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Re: The Nature of things - Dr Philip Campbell - Challenges of Openness in Science Communication and Publishing

Re: http://www.library.yale.edu/~llicense/ListArchives/0611/msg00119.html

The view of OA developments from Philip Campbell, the Editor of 
Nature, may seem rather one-sided. The most important OA 
developments today, by far, and OA's best hope -- namely, 
institutional and funder self-archiving mandates -- are passed 
over in silence by the Editor of Nature, who discusses OA as if 
it were only or mainly a publishing reform model (Gold OA).

Publishing reform is indeed a possible, eventual, but so far 
largely hypothetical matter. The immediate reality of OA is the 
growing presence and prospects of OA self-archiving mandates 
(Green OA). It is quite appropriate, however, that publishers 
should refrain from expressing their opinions on the subject of 
OA self-archiving mandates, as OA self-archiving mandates are 
*entirely* a research community matter and not a publishing 
matter at all.

Let us hope that publishers are equally circumspect in their 
lobbying efforts, not attempting to treat the sluggish but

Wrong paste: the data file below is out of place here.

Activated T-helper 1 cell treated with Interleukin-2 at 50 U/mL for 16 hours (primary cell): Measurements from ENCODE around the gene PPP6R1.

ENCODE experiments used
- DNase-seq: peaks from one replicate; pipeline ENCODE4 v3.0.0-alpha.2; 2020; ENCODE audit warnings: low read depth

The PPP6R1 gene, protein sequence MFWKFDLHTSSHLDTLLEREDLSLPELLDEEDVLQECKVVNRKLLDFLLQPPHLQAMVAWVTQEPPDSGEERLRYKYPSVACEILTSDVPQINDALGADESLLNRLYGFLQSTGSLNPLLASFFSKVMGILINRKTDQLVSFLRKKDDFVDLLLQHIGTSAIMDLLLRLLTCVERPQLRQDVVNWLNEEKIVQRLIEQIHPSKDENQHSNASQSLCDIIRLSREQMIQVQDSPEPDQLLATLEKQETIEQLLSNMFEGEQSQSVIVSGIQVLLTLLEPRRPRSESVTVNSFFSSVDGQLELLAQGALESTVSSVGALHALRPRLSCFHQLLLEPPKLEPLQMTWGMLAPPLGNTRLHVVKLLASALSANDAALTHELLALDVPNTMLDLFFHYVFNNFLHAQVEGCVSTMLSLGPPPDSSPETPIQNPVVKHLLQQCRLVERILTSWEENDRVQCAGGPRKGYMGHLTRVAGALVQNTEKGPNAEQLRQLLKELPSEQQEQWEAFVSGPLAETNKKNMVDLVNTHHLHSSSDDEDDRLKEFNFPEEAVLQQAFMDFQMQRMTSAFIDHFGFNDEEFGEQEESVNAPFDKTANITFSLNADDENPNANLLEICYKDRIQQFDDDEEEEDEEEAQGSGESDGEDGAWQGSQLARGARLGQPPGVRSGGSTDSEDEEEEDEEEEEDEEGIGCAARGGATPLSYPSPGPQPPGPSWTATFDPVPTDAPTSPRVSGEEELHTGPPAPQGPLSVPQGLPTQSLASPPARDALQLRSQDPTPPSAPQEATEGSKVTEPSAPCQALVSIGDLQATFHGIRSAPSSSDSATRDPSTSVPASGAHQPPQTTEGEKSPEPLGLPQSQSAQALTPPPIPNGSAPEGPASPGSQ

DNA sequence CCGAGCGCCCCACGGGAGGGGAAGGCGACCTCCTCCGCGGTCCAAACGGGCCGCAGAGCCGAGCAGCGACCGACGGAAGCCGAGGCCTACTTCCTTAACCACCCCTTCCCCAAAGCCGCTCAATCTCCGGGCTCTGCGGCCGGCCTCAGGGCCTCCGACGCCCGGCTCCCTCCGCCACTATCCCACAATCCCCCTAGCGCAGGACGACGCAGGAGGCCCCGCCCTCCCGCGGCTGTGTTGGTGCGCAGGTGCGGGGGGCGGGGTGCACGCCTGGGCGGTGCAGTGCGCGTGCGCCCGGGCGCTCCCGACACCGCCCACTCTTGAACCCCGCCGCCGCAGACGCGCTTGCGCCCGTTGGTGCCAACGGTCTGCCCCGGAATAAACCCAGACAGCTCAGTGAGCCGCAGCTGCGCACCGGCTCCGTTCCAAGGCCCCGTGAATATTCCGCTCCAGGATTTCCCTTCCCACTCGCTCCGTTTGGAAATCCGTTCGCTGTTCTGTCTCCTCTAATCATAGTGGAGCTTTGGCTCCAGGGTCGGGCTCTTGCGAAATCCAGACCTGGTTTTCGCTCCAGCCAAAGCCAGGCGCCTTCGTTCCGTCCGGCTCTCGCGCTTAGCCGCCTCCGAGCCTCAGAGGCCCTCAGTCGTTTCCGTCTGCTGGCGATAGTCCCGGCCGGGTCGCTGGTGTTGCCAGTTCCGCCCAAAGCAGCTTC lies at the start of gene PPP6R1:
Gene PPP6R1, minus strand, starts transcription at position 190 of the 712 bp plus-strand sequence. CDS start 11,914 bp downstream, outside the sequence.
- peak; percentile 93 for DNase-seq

sensible stirrings in the research community toward maximising 
the usage and impact of their own research findings -- by 
requiring them to be deposited, free for all users, in their own 
Institutional Repositories -- as if this optimal and inevitable 
practice were somehow conditional on whether or not it might put 
publishers' current revenue streams at risk.

Research is not funded, conducted, and published in order to 
provide or protect publishers' revenues but to benefit the 
tax-paying public that funds research and research institutions. 
The views of publishers (and their employees) are hence quite 
welcome and natural on the subject of publishing developments, 
and their silence is equally welcome on the subject of research's 
quite natural efforts to widen its reach in the online era. 
Publishers can and will adapt to whatever is best for research, 
if need ever be. Till then, a tactful tacet is indeed the best 
policy, and the one that will be most mercifully judged by 

(That goes for Learned Societies too, who seem to have got their 
wires crossed, and need to sort out whether they represent 
research interests or publishing interests! If there is a 
conflict of interest, they need to lay that bare and sort it out 
too, not keep it wrapped in a sanctimonious and self-serving 

     Pertinent Prior AmSci Topic Thread:
     "Open Letter to Philip Campbell, Editor, Nature" (began Jan 2003)

     Berners-Lee, T., De Roure, D., Harnad, S. and Shadbolt, N. (2005)
     Journal publishing and author self-archiving: Peaceful Co-Existence
     and Fruitful Collaboration

Stevan Harnad